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A Dangerous Journey

Only a powerful natural instinct and a desire for survival explains the incredible phenomenon of the migration of birds. A phenomenon that takes place throughout the world and has done for many thousands of years, in the Straits of Gibraltar, is one of nature’s greatest spectacles. The Straits of Gibraltar and the Straits of the Bosphorous (in Turkey) are the two closest points between Europe and Africa and are a strategic and fundamental point in the migratory process.

Of all aspects of bird life, migration has never ceased to fascinate the human race driving great thinkers such as Aristotle who sought to explain migrations. It was only recently however, that a true explanation was found although there still remains many mysteries to be solved.

For ornithologists and bird-watchers, bird migrations across the Straits of Gibraltar are one of the most important natural events of the year and definitely not to be missed. The strategic location of the Straits of Gibraltar in relation to Europe and Africa turn them into a natural geographical funnel covering little more than 14 kilometres of blue water which serve as a migratory highway for the birds from Scandinavia and Western Europe. It may be said that migration goes on throughout the year with peak months, dependent on the species crossing the Strait at any given moment. As migration is a two-way journey, the pre-breeding migration flows from Africa to Europe and is the return journey to various European countries in search of nesting sites for reproduction. This migratory circumnavigation takes place over a greater period of time with flows from October onwards of the first White Storks through to June with small numbers of Griffon Vultures crossing the Straits. Once the breeding season is over, the birds, with their recently hatched offspring, begin the journey south towards Africa. This is known as post-breeding migration and is when the greatest number of birds flock together. The crossing of the Straits bears witness to mass migrations with the first birds being seen from the second half of July building over August and September. With this two way flow and in different months it is not unknown for various species to be observed, some crossing into Europe and others returning to Africa in a veritable migratory crossroads.

There are two types of birds which use of the Straits for their migration. On the one hand are the smaller birds which make use of their wings throughout the journey and are less visible to the ornithologist’s eye. On the other are the larger birds which make use of thermals and winds as they glide across the Straits. It is these latter which provide much of the ‘spectacle’ of migration. Each year these birds fly thousands of kilometres to get to Europe in Spring and Africa in Autumn. For such a dangerous journey, gliding birds such as storks, vultures, kites and eagles seek out the best route in order to avoid having to cross large stretches of ocean where thermals don’t exist and their absence obliges them to expend energy flapping their wings during the crossing, impossible for birds of such great size and weight. Only the route which runs across the Straits offers sufficient guarantees with the possibility of success and explains why 350,000 birds choose to use it together with flocks of swifts, swallows,   bee-eaters, plovers, and countless passerines.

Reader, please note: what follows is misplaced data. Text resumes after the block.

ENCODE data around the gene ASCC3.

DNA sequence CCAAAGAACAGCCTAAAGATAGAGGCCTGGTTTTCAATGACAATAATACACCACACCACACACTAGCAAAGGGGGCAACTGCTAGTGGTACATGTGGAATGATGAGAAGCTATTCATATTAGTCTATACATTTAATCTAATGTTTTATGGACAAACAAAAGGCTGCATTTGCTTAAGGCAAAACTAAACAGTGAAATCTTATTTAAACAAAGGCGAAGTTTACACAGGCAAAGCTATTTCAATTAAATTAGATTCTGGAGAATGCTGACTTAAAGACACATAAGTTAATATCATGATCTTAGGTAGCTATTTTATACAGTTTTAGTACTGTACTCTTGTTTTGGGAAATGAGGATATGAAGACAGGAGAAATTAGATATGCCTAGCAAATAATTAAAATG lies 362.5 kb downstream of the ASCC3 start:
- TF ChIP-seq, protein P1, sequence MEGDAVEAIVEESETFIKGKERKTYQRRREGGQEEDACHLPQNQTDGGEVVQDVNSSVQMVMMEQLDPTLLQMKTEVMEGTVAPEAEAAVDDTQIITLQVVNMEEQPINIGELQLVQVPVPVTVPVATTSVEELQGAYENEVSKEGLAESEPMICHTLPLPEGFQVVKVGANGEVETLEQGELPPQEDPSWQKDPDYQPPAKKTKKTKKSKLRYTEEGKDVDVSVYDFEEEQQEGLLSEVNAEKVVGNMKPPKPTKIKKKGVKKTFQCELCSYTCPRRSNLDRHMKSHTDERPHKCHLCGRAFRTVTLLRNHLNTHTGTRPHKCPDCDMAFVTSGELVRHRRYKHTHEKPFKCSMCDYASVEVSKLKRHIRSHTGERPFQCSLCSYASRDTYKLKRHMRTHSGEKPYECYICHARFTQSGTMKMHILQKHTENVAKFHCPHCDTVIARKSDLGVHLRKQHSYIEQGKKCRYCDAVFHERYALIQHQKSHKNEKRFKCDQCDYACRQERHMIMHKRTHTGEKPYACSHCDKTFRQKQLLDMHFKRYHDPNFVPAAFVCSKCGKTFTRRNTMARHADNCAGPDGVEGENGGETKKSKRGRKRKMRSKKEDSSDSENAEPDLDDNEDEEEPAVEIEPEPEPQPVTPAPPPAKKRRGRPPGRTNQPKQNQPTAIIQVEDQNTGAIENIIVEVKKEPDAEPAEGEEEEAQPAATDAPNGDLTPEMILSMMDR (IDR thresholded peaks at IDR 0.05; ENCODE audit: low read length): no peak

Tarifa and the Straits are the windiest area in all of Europe, and the almost constant Levante and Poniente winds are highly influential in choosing the most favourable time to cross. For the larger, gliding birds such as storks and vultures, it is vital to achieve as great a height as possible to avoid expending energy in flapping their wings during the crossing. Similarly, the windiest days need to be avoided so that the birds are not blown too far off course and away from the coasts making the tiring journey longer than necessary. For smaller and stronger birds such as kites and honey buzzards this is not quite so important but still requires care in planning and choice of the moment to cross.

Of the two annual migrations, the one prior to breeding – from Africa to Europe – is perhaps the most interesting since the birds cross the coast-line at a low altitude due to their weariness and are easier to observe. Vultures, booted eagles and short-toed eagles are easy to catch with camera or binoculars and the many that are trained skywards are evidence that this area is the best spot in Andalucía to study the fascinating subject of migration.

 

JAN FEB MAR APR MAY JUN JUL AUG SEP OCT NOV DEC
Booted Eagle                              
Short-toed Eagle                              
Montagu’s Harrier                              
Egyptian Vulture                              
Griffon Vulture                                
Lesser Kestrel                            
White Stork                                    
Black Stork                              
Sparrowhawk                            
Honey Buzzard                                
Black Kite                              
Buzzard